Monday, November 28, 2011

Volkswagen-"Night Drive"

Volkswagen-"Night Drive"
Noam Murro, United States.  2007.  90 seconds
Formerly available at  Found on
I find commercials to be a rapidly progressing medium, following the lead of TV series in the efforts to being more "filmic" and meeting audience's expectations for emotional response; a bar set by feature-films.  I could point to a variety of extremely well-made commercials (Everything Wieden+Kennedy produces for Nike, for instance) but I've picked this Volkswagen commercial about driving through the empty streets of a Los Angeles night because it is personal to me.

The commercial is simple: A beautiful minimal song, borrowed from Cliff Martinez's lovely score for Solaris, is overlapped with a recording of Richard Burton reading a Dylan Thomas poem.  These sounds are over images of a neon lit LA, in all its vast loneliness and graphically beautiful grime.  There's no apparent narrative; just driving and the experience.  Which is what the tagline is: "When was the last time you just went for a drive?"

The most effective ad campaigns (or the most memorable ones at least) are the one's that don't just show glossy images, but communicate a very specific message that addresses the belief system of its core audience.  "Just Do It" and "Think Different" come to mind.  Simon Sinek's Golden Circle theory illustrates this: His theory shows three circles, one inside the other.  On the outside is "What," the middle circle is "How," and the inner circle, "Why."  Sinek states that most traditional marketing and advertising goes from outside to inside the circle, but the most effective forms go inside to out.  Like a religion, you hit the audience at what matters to them: What makes them anxious, or happy, or nervous, what racks their brain.  Once you have their attention at their core, you then reveal how to meet their needs, and how your product will do just that.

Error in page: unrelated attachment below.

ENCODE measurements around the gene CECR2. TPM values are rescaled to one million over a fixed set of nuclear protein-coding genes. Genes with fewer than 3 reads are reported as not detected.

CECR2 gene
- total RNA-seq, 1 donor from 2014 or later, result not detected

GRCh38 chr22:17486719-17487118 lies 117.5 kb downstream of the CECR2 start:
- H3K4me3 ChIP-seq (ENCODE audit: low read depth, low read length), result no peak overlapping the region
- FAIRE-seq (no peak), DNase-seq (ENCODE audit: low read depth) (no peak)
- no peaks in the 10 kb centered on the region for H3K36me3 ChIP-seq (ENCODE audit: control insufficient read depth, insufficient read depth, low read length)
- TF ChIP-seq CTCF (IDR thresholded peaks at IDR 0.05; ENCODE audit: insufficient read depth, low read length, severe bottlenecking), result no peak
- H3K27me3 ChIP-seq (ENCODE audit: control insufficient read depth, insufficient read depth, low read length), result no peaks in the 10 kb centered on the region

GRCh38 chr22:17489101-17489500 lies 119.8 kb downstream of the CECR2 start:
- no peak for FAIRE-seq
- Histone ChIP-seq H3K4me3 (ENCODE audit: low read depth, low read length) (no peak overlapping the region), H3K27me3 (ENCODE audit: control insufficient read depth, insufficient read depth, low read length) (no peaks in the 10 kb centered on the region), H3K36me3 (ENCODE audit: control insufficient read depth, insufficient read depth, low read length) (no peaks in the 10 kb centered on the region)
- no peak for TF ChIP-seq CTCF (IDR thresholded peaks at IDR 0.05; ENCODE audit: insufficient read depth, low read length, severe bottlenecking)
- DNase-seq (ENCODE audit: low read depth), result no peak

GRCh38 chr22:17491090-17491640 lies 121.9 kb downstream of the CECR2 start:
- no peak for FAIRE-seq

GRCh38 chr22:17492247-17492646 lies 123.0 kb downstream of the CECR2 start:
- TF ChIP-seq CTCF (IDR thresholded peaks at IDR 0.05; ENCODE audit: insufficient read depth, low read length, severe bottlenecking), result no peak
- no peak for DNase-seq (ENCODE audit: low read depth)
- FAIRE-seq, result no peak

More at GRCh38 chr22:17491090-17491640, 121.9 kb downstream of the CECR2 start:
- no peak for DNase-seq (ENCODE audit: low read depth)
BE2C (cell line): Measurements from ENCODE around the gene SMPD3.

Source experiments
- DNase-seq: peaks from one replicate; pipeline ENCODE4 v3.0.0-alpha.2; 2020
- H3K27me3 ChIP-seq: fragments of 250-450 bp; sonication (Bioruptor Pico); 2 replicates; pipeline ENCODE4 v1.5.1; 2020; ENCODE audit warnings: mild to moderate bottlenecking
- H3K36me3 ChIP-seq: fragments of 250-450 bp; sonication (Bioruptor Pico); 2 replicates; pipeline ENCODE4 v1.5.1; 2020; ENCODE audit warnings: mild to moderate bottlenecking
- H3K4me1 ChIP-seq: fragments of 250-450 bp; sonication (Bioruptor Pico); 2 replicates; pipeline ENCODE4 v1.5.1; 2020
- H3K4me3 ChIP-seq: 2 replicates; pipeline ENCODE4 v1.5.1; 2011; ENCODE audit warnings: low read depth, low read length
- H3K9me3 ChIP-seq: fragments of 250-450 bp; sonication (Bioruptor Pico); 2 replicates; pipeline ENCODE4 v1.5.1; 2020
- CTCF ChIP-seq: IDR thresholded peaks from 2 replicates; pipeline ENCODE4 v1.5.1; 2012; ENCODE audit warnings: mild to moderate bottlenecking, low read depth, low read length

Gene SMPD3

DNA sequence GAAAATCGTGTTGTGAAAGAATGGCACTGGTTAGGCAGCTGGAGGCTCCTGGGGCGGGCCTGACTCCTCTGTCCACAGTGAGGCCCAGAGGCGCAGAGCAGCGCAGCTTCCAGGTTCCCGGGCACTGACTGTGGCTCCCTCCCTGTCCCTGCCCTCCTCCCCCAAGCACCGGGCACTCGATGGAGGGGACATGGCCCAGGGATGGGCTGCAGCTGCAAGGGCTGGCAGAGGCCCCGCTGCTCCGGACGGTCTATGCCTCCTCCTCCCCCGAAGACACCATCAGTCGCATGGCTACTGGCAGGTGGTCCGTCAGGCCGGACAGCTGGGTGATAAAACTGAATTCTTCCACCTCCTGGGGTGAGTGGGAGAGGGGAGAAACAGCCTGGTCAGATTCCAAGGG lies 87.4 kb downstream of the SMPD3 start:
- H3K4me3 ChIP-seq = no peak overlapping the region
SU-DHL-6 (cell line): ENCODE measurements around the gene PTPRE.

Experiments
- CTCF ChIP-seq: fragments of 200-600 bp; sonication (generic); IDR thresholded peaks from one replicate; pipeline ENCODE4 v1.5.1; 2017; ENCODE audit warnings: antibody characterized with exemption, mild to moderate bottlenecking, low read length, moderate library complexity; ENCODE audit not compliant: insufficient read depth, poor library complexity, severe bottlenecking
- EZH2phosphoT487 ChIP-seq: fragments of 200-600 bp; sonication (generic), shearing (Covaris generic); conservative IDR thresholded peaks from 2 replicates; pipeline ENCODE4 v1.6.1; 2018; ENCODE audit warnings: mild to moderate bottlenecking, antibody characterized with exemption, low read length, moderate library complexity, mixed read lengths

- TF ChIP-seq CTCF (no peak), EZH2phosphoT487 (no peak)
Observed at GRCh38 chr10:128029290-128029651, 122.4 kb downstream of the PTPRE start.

This commercial is operating under Sinek's Golden Circle theory.  Yes, it features the Volkswagen Golf, but that is a secondary feature.  The first focus of this is what the tagline states: Do you just ever go for a drive?  Explore the landscape and just roam, contemplating your thoughts, dreams, hopes, desires.  The Golf is just a tool that will help you do just that.  And by speaking to a core belief, and trying to inspire emotion, is this commercial then allowed to be more artistic.  (The commercial has the added bonus of being shot in LA at night, which is the core of my high school social life once I got a car.)

That's the sort of beauty of advertising that I'm fascinated with: That with artistic effectiveness also comes commercial success.  Win-win.  It is a medium, similar to TV, where quality work almost seems to reap more rewards than quality work within the realm of feature films does.


haley schattner said...

I agree with everything you put forth. It is amazing to me that though the commercial has music, and Richard Burton speaking, it is still silent. Maybe due to the slight echo of Burton's narration but mostly due to the subdued shots where things happen but nothing happens at the same time--the television sets are on but no one is there to watch or listen, and here comes a driver who is willing to do just that, in his VW Golf.

Anastasia Crittenton said...

I think the growing medium of commercials is rather fascinating. There are plenty I know who avoid commercials at all costs. Either they have a DVR and can fast-forward or mute the TV when there are commercials. Yet examples like these are a sign that commercials are more than the mass public sometimes thinks of them. I agree with everything you said in your post.

haley schattner said...

I agree with you Anastasia, but I understand people who choose to fast forward or mute commercials. Although there are always wonderful commercials, there are more bad than good. I use 'bad' as a loose term though because even the worst commercials hold weight. For example, I can't stand commercials that repeat the same words over and over again, yet, the commercial has successfully gotten the commercial engrained in my head, and therefore, its job is complete.